In conventional planar sputtering equipment the throw distance is typically 2-6″ or about 5 cm to 15 cm. The significance of the throw distance is that the Ni and Ti atoms have a chance to collide with the atoms of the working gas, scatter, and be either re-deposited on the target or be entirely lost from the deposition process by being deposited elsewhere. The longer the throw distance, and the higher the gas density, the bigger are the re-deposition effects and the losses. The scattering cross section is larger for the Ti atoms than for the Ni atoms and hence the tendency, under usual circumstances, of depositing films with higher Ni content. This effect is counteracted to some extent by the fact that the re-deposited material is preferentially sputtered. Common solution to this problem is to add extra Ti in the form of additional targets or target pieces. However, such solutions may lead to laterally inhomogeneous deposits and loss of the fine composition control that is required for the deposition of useful nitinol films. The atom scattering between the target and substrate results in Ti deficiency and in temporal inconsistency of the deposited nitinol composition because of the combination of the transient effects involved.

In contrast, at elevated temperatures the target surface composition is influenced by the segregation of Ti, i.e., there is an excess Ti concentration at the target surface. This leads to more Ti sputtered and Ti-enriched films produced. In addition, the target becomes slowly depleted in Ti. The control of the target temperature provides a fine control over the Ti content in the deposited nitinol. Depending on the desired transition temperature of the nitinol deposit, one can select the deposition power to optimize the target temperature for the required Ti segregation, and one may improve substrate cooling or introduce additional substrate heating in order to optimize the process.

The substrate temperature is preferably kept above 400 C. and, most preferably, is about 500 C. At these temperatures interdiffusion between the deposited nitinol and the typically oxygen-free Cu (OFE Cu) substrate material is negligible, yet the surface mobility of the deposit is sufficiently high in order to help to suppress columnar growth. Vacuum deposition onto a substrate that is not pre-heated is also contemplated by the present invention. By controlling the other process parameters, it is possible to impart sufficient energy to particles arriving at the surface of the substrate to suppress columnar growth and the inventive high-strength nitinol material may be fabricated without the need for substrate pre-heating.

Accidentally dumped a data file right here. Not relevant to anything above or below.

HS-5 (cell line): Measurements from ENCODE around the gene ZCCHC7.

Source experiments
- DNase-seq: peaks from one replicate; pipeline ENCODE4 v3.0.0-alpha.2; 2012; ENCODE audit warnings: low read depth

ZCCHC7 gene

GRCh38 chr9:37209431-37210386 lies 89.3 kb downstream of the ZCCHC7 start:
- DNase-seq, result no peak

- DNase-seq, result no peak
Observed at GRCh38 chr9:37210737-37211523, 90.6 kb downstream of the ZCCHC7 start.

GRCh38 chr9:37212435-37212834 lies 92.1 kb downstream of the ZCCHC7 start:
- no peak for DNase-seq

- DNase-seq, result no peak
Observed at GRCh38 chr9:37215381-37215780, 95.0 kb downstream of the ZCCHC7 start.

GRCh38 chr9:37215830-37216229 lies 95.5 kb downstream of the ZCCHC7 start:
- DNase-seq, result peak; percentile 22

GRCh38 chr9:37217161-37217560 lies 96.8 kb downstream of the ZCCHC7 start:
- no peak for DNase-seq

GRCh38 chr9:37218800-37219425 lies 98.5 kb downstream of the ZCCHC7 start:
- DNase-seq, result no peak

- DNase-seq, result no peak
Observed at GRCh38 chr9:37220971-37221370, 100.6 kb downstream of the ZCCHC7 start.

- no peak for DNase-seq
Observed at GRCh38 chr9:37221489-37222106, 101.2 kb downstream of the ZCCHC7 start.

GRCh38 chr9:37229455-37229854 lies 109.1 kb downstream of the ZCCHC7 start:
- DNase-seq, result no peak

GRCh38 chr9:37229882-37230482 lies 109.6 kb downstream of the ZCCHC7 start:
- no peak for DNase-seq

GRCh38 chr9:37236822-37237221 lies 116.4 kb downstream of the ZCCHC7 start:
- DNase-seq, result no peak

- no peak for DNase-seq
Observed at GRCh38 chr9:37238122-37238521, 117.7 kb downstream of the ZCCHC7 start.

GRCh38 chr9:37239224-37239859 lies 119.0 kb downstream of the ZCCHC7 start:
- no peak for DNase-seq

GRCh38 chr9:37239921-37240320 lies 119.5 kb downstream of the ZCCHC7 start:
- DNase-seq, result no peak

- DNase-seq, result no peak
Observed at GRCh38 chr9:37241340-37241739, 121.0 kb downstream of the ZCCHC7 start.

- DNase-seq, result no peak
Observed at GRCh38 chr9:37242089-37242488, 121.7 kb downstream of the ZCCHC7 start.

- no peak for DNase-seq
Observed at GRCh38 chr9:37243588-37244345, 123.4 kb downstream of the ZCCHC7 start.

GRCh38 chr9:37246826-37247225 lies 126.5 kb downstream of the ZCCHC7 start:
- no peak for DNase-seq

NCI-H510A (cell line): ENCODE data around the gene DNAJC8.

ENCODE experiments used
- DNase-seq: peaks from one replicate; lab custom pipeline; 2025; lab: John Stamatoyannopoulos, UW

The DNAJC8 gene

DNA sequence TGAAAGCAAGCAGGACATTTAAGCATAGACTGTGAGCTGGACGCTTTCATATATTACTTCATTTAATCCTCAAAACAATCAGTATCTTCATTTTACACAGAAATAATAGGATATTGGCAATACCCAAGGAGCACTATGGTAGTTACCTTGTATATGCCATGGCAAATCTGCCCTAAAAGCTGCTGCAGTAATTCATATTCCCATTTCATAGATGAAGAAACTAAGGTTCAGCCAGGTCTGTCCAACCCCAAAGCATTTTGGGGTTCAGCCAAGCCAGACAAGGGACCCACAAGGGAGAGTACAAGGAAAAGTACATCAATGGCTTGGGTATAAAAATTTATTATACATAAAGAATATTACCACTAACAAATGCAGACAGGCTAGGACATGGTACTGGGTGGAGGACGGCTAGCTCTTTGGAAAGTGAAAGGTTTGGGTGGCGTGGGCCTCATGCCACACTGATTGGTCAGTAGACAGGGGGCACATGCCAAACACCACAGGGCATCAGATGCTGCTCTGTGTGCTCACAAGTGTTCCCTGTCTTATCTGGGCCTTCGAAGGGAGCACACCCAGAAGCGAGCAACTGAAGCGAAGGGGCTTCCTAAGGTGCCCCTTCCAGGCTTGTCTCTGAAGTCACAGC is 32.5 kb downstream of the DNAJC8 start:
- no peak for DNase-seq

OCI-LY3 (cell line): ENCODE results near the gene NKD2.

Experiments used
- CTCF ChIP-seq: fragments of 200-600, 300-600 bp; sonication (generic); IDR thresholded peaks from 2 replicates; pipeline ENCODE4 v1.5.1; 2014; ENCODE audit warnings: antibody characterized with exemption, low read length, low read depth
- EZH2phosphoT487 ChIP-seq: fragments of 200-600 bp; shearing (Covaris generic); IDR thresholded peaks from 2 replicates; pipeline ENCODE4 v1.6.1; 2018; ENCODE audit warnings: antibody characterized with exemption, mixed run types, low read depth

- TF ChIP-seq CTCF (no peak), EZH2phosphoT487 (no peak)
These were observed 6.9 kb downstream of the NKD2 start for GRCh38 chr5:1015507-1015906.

In accordance with the present invention, it has been found preferable to have a throw distance less than about 2.5 cm. By employing a smaller throw distance and minimized Ar pressure relative to the conventional deposition processing, scattering of the Ni and Ti atoms during deposition is limited and an atomic concentration of Ni to Ti closer to that of the target is more readily achieved.

In addition to the above considerations, the throw distance, the pressure and temperature have an additional significance heretofore not sufficiently recognized. Under typical deposition conditions (Ar pressures and temperatures) used in the sputtering arts, the mean free path is in the mm range during the deposition process. The sputtered atoms leave the target surface with a few eV energy (the most probable value within a quasi Maxwellian distribution with a long high energy tail). Due to the fact that the typical throw distance is several cm, i.e., about an order of magnitude longer than the mean free path, the sputtered atoms typically suffer several collisions before they are deposited. As a result, they lose much of their initial kinetic energy, or thermalize. However, this energy plays an essential role in providing for crystalline film growth without columns. The combination of the deposition parameters described in the exemplary deposition process ensures that the throw distance and the mean free path are of comparable magnitude. Other sets of parameters may be able to provide for the same result and thus may achieve the same nitinol film properties as described herein.

The cylindrical magnetron geometry is essentially the same as having a large planar target and a large parallel planar substrate. Large is defined here as having large dimensions compared to the target to substrate distance. The distance between the target and the substrate is uniform in both cases. Assuming a cosinusoidal distribution of the sputtered particles, the real throw distance, i.e., the average flight distance between two planes (target and substrate) is illustrated with reference to FIG. 11. The geometric distance is lo; a generic flight direction is at the angle φ, at this direction the distance is l. Then the average is calculated as

< l > - π / 2 π / 2 f ( φ ) l ( φ ) φ where ( 1 ) f ( φ ) = 1 + cos 2 φ π ( 2 )
is the distribution function. The evaluation of the integral yields
<l>=4l 0/π=1.27l 0.  (3)